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So far, the biggest mystery of the new 'Jinx' is: What's the mystery?

<em>The Jinx </em>was interesting because murderer Robert Durst was a gruesomely fascinating interview subject. <em>The Jinx – Part Two</em> falters without his involvement.
The Jinx was interesting because murderer Robert Durst was a gruesomely fascinating interview subject. The Jinx – Part Two falters without his involvement.

HBO's The Jinx, which aired in 2015 (yes, nine years ago), was a huge contributor to the true-crime boom in television and audio. It came out the same year as Netflix's Making a Murdererand only a few months after the first season of the podcast Serial. Few later attempts have been as successful, though, because they lack The Jinx's secret weapon: the participation of the extraordinarily strange, compulsively talkative, and now deceased subject, Robert Durst.

The story of the docuseries goes like this: Durst had long been suspected in both the disappearance of his wife, Kathie, in 1982 and the shooting death of his best friend, Susan Berman, in 2000. He had admitted shooting his neighbor, Morris Black, in 2001 but was acquitted by a jury on a theory of self-defense. For reasons known only to himself, Durst chose to live out his life as an ultrawealthy real estate tycoon, but also to sit for long interviews with director Andrew Jarecki for The Jinx to discuss the alleged crimes.

These interviews were what made The Jinx so compelling. Durst could not stop himself from talking, even when staying silent was obviously in his best interests. This extended to a hot-mic incident that Jarecki treated as a bombshell confession, even though it turned out to be a bit more complicated than that. The day before the finale aired, Durst was arrested for the murder of Berman, based in part on evidence that the documentarians had uncovered and provided to law enforcement. This follow-up series essentially covers his trial and the time leading up to it. But it, too, lacks the punch that Durst's presence offered the original.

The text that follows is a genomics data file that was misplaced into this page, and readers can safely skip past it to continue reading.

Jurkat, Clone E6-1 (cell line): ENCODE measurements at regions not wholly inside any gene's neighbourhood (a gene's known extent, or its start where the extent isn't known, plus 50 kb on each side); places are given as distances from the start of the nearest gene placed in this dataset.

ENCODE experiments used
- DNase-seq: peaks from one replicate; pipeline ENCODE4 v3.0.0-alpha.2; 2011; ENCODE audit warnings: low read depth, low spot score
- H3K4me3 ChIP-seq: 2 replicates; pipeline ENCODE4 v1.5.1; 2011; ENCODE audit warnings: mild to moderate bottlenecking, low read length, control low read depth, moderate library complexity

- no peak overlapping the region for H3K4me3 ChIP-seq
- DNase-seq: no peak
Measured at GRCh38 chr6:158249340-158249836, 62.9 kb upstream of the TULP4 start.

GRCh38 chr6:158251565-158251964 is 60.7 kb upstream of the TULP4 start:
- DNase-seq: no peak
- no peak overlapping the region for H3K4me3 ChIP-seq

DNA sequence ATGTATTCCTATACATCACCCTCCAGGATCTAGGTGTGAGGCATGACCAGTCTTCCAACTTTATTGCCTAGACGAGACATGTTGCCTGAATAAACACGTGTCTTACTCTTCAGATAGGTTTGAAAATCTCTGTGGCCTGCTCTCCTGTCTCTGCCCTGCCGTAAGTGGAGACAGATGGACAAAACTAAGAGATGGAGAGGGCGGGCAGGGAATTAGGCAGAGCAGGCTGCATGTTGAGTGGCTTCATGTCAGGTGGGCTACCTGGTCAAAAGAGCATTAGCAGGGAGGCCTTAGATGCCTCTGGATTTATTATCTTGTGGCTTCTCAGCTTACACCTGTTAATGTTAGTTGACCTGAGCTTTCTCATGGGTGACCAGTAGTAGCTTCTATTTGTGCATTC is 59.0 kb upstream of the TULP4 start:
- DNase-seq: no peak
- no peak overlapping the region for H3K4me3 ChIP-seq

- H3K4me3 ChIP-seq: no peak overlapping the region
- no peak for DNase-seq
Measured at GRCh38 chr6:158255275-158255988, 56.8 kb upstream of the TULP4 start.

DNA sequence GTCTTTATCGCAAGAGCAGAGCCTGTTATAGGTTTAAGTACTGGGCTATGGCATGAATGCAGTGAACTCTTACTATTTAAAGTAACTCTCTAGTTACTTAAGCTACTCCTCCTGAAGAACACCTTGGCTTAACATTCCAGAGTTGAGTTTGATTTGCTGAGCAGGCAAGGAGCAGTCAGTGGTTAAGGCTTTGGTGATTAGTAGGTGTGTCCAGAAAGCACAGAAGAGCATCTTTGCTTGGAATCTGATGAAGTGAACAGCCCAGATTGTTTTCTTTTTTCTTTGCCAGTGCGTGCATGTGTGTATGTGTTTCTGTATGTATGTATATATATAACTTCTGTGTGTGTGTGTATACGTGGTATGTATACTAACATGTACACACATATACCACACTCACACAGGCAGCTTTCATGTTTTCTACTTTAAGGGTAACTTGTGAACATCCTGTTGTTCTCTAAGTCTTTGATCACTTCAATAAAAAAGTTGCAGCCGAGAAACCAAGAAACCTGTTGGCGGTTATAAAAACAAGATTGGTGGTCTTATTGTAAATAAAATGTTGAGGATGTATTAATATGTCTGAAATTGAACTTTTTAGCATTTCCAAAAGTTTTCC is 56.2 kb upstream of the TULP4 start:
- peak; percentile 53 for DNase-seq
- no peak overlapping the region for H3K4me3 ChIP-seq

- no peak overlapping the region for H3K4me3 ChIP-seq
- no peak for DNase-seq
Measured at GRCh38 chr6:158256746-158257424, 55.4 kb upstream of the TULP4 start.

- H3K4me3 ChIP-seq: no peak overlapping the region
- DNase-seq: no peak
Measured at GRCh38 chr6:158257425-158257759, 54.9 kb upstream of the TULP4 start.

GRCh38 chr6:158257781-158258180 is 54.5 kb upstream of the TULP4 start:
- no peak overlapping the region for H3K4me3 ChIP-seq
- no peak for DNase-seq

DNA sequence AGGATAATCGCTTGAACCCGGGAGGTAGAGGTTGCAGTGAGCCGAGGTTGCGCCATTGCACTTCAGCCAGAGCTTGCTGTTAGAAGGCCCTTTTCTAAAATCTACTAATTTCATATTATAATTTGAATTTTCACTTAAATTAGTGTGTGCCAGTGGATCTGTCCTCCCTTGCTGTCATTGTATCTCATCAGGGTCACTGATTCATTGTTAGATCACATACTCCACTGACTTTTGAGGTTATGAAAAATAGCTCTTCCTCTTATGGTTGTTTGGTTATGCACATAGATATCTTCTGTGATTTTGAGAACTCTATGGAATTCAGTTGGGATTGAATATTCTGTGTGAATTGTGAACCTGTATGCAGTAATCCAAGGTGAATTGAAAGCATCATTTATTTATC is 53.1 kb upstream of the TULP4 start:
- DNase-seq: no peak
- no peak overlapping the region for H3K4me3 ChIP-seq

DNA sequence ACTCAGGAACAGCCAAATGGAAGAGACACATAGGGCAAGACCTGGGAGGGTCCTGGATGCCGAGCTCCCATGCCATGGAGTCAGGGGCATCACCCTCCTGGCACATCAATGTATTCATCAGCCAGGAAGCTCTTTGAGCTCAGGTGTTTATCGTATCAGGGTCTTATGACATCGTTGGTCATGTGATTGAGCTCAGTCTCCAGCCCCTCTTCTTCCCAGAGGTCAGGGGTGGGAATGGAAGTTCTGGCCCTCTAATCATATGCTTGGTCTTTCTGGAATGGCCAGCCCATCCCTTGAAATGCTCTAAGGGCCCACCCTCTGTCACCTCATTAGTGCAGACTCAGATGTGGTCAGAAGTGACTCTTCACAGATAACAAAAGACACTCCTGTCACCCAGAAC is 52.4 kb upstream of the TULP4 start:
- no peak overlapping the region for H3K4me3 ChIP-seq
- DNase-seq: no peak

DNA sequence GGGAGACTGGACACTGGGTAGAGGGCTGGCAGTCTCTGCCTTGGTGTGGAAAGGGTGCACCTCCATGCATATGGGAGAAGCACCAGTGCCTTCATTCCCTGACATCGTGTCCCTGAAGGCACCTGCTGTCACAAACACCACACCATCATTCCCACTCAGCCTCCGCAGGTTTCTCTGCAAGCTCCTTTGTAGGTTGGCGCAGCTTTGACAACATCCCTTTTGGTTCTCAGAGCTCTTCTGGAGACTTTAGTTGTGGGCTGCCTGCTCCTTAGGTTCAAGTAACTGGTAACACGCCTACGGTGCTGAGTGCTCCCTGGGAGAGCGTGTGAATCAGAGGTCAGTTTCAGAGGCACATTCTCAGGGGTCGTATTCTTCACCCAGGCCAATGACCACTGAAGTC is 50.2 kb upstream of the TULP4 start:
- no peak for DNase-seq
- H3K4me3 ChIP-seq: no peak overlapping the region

There are some things about the self-referential nature of this second chapter that are a little unpleasant. The Jinx is now part of the story of Durst's life after his arrest. The filmmakers show some footage of the series finale viewing party they held in 2015 for (among others) the family of the disappeared first wife Durst is suspected of having killed. We watch their (apparent) relief and gratitude when the "confession" is played. Not shown: the incident reported in The New York Times in which another guest at the same party (Rosie O'Donnell, for whatever reason) immediately demanded to know why the filmmakers would have withheld this evidence from law enforcement to use it as the kicker to the show, a question that played out in the press as well, along with some other tough questions about the making of The Jinx. But the way the viewing party is shown in Part Two, nobody felt anything but vindicated and thankful.

It seems questionable to set up a viewing party for a putative victim's family and film their reaction to your big reveal about her murder, and a bit sketchy to omit parts where people weren't sure you were doing the good deed you think you were doing.

Ethically, those things raise some questions. But as television, the biggest problem with the episodes HBO provided to critics (four out of what will eventually be six) is that they're pretty boring. Without Durst's involvement (it seems that he finally stopped participating in documentary-making after he was arrested and died shortly after his conviction), the series often seems to be grasping for revelations. It's also heavily reliant on reenactments, which aren't particularly visually interesting and look a lot like every other true-crime reenactment on TV.

The third episode is the best of the four; without spoiling it, it sheds a bit of additional light on the back story, if you're still looking for it. But what The Jinx – Part Two reveals is that The Jinx was interesting because while Durst might be a murderer, he was also a gruesomely fascinating interview subject. While there's tape here of phone calls from when he was incarcerated, and sometimes you get those "Bob being Bob" moments, the mesmerizing aspects of the original are not there.

There's no telling what might come in the final two episodes; perhaps they have more to say, and that's why they were held back from critics. The big revelations in The Jinx came in the last two episodes, after all. But in the meantime, this feels like a mystery show in search of a mystery, a true crime series with limited truths to share.

This piece also appeared in NPR's Pop Culture Happy Hour newsletter. Sign up for the newsletter so you don't miss the next one, plus get weekly recommendations about what's making us happy.

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Copyright 2024 NPR. To see more, visit https://www.npr.org.

Linda Holmes
Linda Holmes is a pop culture correspondent for NPR and the host of Pop Culture Happy Hour. She began her professional life as an attorney. In time, however, her affection for writing, popular culture, and the online universe eclipsed her legal ambitions. She shoved her law degree in the back of the closet, gave its living room space to DVD sets of The Wire, and never looked back.